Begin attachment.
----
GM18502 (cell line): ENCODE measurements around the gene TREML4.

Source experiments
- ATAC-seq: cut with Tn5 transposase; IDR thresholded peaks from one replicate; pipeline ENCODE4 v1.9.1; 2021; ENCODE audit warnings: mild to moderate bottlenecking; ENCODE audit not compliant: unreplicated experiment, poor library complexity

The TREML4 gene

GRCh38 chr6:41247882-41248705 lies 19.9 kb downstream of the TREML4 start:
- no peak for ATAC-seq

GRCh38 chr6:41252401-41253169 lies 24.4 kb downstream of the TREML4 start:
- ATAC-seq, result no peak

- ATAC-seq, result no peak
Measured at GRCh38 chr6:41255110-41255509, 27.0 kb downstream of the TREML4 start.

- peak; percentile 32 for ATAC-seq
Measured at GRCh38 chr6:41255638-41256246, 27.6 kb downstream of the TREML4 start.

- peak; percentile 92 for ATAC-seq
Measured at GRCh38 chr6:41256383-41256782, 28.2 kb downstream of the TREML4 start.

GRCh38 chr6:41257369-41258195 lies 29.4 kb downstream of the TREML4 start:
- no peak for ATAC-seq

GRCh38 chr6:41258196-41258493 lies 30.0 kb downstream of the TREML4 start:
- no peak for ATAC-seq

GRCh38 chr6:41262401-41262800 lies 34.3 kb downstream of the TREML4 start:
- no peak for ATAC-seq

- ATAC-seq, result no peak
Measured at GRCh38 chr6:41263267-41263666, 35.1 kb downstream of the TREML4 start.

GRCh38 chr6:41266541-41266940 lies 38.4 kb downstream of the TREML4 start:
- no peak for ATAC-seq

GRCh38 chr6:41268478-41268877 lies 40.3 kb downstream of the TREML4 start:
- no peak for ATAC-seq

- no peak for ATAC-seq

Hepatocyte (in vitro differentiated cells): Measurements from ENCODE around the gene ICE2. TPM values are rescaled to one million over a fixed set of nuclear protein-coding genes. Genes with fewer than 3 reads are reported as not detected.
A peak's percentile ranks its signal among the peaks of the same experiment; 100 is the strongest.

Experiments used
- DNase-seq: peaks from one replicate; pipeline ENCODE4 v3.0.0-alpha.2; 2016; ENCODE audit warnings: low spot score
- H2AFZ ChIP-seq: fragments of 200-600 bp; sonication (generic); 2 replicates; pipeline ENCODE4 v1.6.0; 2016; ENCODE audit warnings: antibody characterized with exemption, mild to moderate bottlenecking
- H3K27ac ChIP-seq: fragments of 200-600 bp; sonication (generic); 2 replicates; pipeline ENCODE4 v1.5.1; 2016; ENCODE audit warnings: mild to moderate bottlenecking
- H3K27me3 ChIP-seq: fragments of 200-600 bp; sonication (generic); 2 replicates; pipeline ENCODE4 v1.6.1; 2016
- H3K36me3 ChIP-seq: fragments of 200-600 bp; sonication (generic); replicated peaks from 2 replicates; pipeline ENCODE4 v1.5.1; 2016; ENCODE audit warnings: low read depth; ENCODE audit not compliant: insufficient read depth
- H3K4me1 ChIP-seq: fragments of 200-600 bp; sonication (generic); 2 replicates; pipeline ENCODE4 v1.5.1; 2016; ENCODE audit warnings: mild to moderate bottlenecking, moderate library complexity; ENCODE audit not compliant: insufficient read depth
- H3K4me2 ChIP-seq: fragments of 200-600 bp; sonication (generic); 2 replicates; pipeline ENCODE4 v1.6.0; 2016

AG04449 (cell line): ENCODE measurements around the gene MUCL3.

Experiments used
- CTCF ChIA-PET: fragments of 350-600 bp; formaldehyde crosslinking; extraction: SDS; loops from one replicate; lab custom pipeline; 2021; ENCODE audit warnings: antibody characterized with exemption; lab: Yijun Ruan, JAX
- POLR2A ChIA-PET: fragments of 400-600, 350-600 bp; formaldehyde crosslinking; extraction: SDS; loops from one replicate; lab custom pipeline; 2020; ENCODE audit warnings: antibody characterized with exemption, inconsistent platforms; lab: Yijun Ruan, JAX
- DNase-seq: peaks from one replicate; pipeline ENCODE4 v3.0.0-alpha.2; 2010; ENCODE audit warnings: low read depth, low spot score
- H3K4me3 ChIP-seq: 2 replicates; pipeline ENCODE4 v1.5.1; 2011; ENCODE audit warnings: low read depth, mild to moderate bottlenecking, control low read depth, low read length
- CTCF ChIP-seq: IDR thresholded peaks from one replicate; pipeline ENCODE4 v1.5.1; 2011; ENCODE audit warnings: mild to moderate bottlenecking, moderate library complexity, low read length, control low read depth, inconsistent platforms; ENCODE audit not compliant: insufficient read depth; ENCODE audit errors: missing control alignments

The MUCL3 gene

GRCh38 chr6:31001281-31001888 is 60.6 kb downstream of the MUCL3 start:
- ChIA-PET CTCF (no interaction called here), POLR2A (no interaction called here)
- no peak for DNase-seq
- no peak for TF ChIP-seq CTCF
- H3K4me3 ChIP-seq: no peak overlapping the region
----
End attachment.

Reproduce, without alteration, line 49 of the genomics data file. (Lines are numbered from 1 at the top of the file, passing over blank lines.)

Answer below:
- no peak for TF ChIP-seq CTCF